The succession of rural primary school closures across England’s largest county are “only likely to get worse” with a looming oversupply of places, despite attempts to prevent an increasing number of schools going into the red, a meeting has heard.
Andrew Smith, the Diocese of York’s director of education, issued the bleak situation facing many communities in North Yorkshire as councillors were told some 16 primary schools had closed in the past six years.
The closed schools include ones at Drax, Horton in Ribblesdale, Rathmell, Ingleby Arncliffe, Swainb, Ings, Burnt Yates, Arkengarthdale, Clapham, Whitby, Kell Bank, Weaverthorpe, Baldersby St James, Harrogate, Hovingham and Skelton.
Mr Smith told a meeting of North Yorkshire Council’s children and families scrutiny committee the diocese was keenly aware of the vulnerability of many rural schools as dozens of Church of England schools co-run by North Yorkshire Council had fewer than 100 pupils, many with falling rolls.
Councillors heard financial pressures on the county’s smaller schools was rising, with the average school deficit soaring from £16,400 in 2015 to £57,900 this year, the number of primary school age pupils was set to fall in every area of the county except the Selby area and Craven.
The meeting was told school rolls were falling most in rural areas. Richmondshire is set to see almost nine per cent fewer primary school pupils than in had in 2017, and the Scarborough area 6.5 per cent fewer.
As many small rural schools struggled to balance the books, the meeting heard, governors and headteachers were forced to make cutbacks and decisions that could result in an ‘inadequate’ rating from Ofsted, which automatically triggers moves to convert schools into academies.
Mr Smith said: “We have known for some time we are going to be facing an oversupply of places and therefore there needs to be a planned way of working to think what happens to schools going forward where we have got over-capacity.
“Over-capacity brings its own financial challenges and that begins a downward spiral with regards to finances.”
He said as academies legally could not underpin their budgets with deficits as the council could, they were reluctant to take on smaller schools.
Mr Smith said: “We are in a position where we have to have a closure process for schools because there is no other alternative.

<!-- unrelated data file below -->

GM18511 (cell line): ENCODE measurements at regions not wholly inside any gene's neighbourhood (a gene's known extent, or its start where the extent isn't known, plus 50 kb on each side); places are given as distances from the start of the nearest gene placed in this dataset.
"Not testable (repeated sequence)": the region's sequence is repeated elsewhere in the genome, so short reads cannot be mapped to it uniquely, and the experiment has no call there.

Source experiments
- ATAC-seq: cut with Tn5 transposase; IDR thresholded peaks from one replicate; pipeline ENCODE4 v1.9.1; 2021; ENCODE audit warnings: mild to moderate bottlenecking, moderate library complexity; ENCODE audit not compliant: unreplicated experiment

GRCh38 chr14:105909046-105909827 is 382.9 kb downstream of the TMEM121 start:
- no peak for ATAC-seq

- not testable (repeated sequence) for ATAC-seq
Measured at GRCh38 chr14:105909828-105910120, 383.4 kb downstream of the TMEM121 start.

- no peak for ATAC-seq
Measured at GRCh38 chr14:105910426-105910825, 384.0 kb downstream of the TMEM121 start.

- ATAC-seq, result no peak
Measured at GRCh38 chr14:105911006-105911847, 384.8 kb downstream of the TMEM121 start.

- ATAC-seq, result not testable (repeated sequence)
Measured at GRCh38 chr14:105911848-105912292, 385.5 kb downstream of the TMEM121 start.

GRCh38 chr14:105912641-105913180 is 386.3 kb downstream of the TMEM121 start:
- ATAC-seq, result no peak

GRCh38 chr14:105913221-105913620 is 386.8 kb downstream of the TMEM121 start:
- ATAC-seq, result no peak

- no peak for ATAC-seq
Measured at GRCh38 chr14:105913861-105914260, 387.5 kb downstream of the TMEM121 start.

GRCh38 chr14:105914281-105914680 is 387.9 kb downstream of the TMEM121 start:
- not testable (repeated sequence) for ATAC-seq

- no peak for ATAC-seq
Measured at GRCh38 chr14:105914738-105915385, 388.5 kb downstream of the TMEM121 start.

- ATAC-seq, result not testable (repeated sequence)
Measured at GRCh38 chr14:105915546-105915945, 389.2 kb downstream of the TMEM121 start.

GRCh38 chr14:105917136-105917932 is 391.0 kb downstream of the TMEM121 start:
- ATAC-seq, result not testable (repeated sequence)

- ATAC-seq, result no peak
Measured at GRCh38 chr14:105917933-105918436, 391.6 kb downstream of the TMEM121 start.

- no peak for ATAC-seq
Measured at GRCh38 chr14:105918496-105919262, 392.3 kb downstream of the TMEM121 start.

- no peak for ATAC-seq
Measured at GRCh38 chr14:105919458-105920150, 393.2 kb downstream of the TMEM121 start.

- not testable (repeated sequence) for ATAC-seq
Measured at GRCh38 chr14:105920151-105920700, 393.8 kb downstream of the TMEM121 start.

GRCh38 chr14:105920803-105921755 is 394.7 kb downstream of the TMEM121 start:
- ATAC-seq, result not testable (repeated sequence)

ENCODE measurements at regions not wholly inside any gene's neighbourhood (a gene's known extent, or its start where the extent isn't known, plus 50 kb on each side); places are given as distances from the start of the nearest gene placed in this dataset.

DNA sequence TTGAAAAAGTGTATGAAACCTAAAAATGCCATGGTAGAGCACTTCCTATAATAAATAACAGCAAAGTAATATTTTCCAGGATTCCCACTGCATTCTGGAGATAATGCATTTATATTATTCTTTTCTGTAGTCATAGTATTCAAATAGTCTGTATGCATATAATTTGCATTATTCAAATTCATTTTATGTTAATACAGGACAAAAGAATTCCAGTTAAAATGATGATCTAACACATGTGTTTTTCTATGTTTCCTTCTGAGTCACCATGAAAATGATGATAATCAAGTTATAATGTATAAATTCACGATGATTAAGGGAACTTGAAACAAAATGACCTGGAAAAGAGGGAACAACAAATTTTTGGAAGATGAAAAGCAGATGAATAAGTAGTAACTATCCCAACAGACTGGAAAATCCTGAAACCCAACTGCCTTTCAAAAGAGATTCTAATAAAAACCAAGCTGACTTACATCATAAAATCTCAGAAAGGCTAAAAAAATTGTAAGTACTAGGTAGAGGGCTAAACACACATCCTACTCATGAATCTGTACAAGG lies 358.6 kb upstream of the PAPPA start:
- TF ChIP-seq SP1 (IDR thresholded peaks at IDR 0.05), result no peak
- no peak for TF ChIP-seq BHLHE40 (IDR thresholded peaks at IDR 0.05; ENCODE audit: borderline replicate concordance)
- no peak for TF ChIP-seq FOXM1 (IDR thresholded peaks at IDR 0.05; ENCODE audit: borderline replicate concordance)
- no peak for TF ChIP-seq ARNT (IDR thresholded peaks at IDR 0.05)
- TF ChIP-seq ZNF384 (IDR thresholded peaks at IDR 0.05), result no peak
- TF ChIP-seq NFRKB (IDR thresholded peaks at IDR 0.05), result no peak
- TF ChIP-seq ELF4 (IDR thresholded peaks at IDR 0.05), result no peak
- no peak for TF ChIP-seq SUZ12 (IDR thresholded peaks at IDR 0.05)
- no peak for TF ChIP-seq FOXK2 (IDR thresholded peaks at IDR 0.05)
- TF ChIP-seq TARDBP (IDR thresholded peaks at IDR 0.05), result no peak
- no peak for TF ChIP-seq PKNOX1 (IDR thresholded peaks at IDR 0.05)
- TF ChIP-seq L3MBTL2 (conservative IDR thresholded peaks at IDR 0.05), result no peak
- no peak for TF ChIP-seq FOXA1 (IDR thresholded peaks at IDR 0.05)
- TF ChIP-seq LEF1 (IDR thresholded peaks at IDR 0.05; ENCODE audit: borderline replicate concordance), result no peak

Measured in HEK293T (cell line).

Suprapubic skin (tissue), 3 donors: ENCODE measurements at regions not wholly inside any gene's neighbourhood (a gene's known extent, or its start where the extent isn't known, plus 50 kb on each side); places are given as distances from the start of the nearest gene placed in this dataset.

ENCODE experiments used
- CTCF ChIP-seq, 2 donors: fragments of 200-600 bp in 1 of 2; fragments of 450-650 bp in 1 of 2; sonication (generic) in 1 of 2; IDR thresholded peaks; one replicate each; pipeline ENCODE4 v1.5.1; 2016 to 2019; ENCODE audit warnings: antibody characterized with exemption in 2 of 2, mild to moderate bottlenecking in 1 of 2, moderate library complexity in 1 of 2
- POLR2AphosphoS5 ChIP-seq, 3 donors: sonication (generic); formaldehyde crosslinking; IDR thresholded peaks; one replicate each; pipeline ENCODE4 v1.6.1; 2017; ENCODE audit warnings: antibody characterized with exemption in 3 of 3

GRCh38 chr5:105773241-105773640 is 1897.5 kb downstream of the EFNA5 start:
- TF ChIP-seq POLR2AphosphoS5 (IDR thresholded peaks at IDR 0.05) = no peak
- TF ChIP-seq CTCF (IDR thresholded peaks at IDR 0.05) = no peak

“We are highly reactive in the system and don’t necessarily have a plan for it. I think it is only likely to get worse because where the financial projections are going it is likely we are going to face more school closures.
“It is a strategic, systemic problem in a fragmented system…”
Council officers then told the meeting Mr Smith had summed up the situation excellently.
They said the council was examining how it could encourage schools to work together to create “strength in numbers” as it was the most vulnerable schools could find themselves without an academy sponsor.
Councillors urged the authority to give struggling schools more back office support.
After councillors also called on the authority to intervene earlier, such as when a school was seen to be making cutbacks on spending such as music lessons, officers said they were holding “a series of quite challenging discussions with governing boards over this autumn term where there are financial challenges”.
An officer told members: “We are having those early discussions so governors are aware of what the risks are.”
Councillor George Jabbour questioned whether the additional transport costs the council could arise out of a school closure could be invested in the school
He said: “It could save a school in theory, depending on the numbers.”
The meeting heard school funding was separated by Government from the council’s budget, which funded school transport, and the authority was prohibited from using its budget for schools.